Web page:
Dipsogenic Form of Primary Polydipsia in a Young Man and an Emerging Treatment Modality
International Journal of Medical and Pharmaceutical Case Reports,
Dipsogenic primary polydipsia is a subset of primary polydipsia characterised by disordered thirst in which the osmotic threshold for thirst is below the threshold for Arginine Vasopressin (AVP) release in patients without underlying psychiatric illness.
We report a case of a 19-year-old male undergraduate referred on account of 16 years history of polydipsia and polyuria, with no history suggestive of psychiatric illness. General physical and systemic examinations revealed no abnormality. He was otherwise healthy. He has been normonatremic and polyuric, with low urine osmolality.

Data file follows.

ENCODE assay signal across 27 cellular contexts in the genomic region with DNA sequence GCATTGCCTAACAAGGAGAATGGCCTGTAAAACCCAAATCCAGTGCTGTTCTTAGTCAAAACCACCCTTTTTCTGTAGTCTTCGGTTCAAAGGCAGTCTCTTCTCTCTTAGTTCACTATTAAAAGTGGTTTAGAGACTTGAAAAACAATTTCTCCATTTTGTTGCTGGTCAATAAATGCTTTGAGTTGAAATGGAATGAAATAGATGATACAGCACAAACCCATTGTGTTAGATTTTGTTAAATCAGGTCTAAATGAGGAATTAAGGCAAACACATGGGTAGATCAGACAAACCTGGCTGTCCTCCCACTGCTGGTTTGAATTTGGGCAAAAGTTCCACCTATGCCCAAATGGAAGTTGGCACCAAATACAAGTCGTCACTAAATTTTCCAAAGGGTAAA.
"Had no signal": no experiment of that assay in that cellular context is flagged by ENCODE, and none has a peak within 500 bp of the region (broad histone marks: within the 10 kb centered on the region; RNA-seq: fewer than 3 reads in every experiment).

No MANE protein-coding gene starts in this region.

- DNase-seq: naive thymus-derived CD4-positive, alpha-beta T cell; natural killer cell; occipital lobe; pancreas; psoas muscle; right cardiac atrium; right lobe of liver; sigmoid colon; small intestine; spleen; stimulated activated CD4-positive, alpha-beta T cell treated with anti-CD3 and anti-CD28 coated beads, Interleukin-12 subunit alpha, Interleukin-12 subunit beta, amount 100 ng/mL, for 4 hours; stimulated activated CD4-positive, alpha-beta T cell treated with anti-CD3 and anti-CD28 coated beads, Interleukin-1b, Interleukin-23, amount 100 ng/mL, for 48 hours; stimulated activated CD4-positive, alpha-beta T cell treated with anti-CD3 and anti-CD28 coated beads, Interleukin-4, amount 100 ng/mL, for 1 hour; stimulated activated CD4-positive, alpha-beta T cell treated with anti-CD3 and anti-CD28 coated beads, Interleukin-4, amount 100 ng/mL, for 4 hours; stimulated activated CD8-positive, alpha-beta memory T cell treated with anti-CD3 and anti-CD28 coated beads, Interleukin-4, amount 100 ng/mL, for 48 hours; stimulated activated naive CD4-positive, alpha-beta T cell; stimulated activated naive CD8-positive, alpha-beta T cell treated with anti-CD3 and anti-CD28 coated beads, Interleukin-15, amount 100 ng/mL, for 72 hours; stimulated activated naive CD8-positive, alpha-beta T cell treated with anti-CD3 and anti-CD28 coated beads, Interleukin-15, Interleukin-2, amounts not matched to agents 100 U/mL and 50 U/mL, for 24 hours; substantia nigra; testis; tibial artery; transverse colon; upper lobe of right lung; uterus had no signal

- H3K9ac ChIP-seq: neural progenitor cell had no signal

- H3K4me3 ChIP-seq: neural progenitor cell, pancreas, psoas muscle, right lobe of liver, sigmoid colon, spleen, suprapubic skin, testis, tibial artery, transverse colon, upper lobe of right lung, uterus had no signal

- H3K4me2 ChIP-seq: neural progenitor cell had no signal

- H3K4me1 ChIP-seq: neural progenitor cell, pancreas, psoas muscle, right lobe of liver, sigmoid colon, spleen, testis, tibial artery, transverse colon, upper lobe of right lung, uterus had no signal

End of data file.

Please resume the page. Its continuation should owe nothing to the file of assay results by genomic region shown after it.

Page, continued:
The result of his water deprivation test showed intact urinary concentrating ability, low-normal serum osmolality and effective diluting capacity, which was consistent with the diagnosis of dipsogenic primary polydipsia.
For symptomatic control, a low dose of intermittent desmopressin was given, the frequency of which was tapered down to usage as at when needed and strict water restriction was followed during drug dosing.
Making a clear distinction between dipsogenic primary polydipsia and partial central diabetes insipidus, it is required to guide effective therapeutic approach because of the fear of hyponatremia that could arise as a result of ingestion of excessive amount of fluid which can become more pronounced if the patient is on treatment with desmopressin.
- Dipsogenic primary polydipsia
- partial central diabetes insipidus
- arginine vasopressin (AVP)
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